- 11 Jul '11 15:47 / 1 editIt's definitely impossible to solve. Although I'm still working on a proof.

My conjecture is that it'll be solvable for an nxn grid where the number of dominoes needed to ensure we don't have any possible slices divided by the total grid is less than 1/2

(2x(n-1))/nxn < 1/2

And it's easily solved for n=8,10 etc.

something about needing enough spaces to fill in the rest of the board due to the facts that all the dominoes need to be in pairs. - 11 Jul '11 16:42Actually that kind of is my prove. Every domino placed will need a pair (otherwise you won't be able to fill the board) and there just aren't enough squares on a 6x6 board to allow enough pieces to stop all possible slices AND for each piece to have a pair.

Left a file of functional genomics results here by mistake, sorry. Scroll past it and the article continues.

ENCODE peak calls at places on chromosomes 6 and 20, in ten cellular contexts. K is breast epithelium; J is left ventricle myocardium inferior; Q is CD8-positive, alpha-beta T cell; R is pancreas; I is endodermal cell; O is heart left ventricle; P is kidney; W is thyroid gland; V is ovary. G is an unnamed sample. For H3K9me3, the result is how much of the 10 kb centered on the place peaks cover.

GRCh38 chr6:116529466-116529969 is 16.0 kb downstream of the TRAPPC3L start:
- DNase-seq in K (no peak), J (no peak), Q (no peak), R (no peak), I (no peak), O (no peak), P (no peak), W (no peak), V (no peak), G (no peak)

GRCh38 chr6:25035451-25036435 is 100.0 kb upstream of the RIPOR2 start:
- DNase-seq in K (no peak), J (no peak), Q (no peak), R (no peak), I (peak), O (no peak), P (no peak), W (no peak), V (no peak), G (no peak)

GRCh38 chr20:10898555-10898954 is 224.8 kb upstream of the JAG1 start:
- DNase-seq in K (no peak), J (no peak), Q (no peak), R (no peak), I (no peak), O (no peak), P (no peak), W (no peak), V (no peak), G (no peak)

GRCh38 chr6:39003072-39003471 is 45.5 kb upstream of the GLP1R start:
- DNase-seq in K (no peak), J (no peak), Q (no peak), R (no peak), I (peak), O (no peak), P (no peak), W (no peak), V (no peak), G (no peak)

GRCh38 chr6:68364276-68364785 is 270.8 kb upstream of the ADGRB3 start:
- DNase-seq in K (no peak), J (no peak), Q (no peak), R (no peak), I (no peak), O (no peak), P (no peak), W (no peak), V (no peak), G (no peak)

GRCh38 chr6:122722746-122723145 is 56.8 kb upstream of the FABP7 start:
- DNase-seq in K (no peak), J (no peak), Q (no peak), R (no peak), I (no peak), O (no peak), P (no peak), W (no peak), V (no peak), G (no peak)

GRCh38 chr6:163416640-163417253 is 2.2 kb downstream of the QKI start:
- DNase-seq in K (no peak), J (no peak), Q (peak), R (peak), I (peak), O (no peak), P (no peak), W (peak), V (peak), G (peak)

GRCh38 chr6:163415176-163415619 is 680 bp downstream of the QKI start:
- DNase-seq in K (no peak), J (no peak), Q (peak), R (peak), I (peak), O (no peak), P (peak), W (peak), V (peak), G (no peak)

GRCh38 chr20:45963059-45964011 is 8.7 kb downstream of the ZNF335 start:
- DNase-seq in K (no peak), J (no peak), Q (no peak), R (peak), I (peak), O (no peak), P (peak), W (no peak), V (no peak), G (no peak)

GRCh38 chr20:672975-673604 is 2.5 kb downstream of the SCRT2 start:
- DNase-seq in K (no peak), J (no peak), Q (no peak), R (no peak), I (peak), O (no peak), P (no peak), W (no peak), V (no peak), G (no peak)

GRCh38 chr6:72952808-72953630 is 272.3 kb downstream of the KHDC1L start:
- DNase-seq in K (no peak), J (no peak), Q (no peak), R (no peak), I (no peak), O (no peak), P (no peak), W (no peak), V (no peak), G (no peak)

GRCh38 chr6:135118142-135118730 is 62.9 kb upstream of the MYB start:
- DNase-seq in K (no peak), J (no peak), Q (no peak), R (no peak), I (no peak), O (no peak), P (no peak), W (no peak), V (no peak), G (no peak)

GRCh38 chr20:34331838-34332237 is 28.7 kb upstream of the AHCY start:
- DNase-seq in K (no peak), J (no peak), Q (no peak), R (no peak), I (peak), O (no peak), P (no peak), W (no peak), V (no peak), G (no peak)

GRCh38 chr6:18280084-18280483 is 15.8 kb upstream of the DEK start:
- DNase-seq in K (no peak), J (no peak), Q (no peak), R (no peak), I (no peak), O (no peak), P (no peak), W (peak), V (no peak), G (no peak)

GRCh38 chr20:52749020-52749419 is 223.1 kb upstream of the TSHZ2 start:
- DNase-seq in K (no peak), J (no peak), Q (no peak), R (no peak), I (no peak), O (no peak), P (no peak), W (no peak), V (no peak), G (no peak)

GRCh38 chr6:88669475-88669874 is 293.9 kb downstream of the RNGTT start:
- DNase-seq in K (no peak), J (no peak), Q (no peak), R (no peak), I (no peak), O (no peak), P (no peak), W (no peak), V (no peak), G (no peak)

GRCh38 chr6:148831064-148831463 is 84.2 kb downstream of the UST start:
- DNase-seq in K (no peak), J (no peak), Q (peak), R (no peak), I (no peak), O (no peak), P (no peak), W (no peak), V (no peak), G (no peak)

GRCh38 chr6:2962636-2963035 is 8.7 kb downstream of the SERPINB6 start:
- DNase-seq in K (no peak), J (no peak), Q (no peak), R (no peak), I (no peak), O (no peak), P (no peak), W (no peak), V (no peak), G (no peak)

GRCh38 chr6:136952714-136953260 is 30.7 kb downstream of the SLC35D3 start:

Kind of an informal proof, but the best I can come up with. - 11 Jul '11 19:55

I think that is essentially right! Nice one*Originally posted by VelvetEars***Actually that kind of is my prove. Every domino placed will need a pair (otherwise you won't be able to fill the board) and there just aren't enough squares on a 6x6 board to allow enough pieces to stop all possible slices AND for each piece to have a pair.**

Kind of an informal proof, but the best I can come up with. - 24 Jul '11 22:18Basically the only way I can see to prove it, is to prove the equivalent theorem that in placing dominoes, each must have a pair (another domino in the same configuration on the same row or column) as otherwise it'll be impossible to fill the board completely without leaving gaps.

However, how to prove that eludes me, it looks a bit like a parity problem in group theory, however it's been a couple of years since I studied group theory so I'm not sure I can prove it.

Then again I could be going in completely the wrong direction here and I look forward to being proved wrong.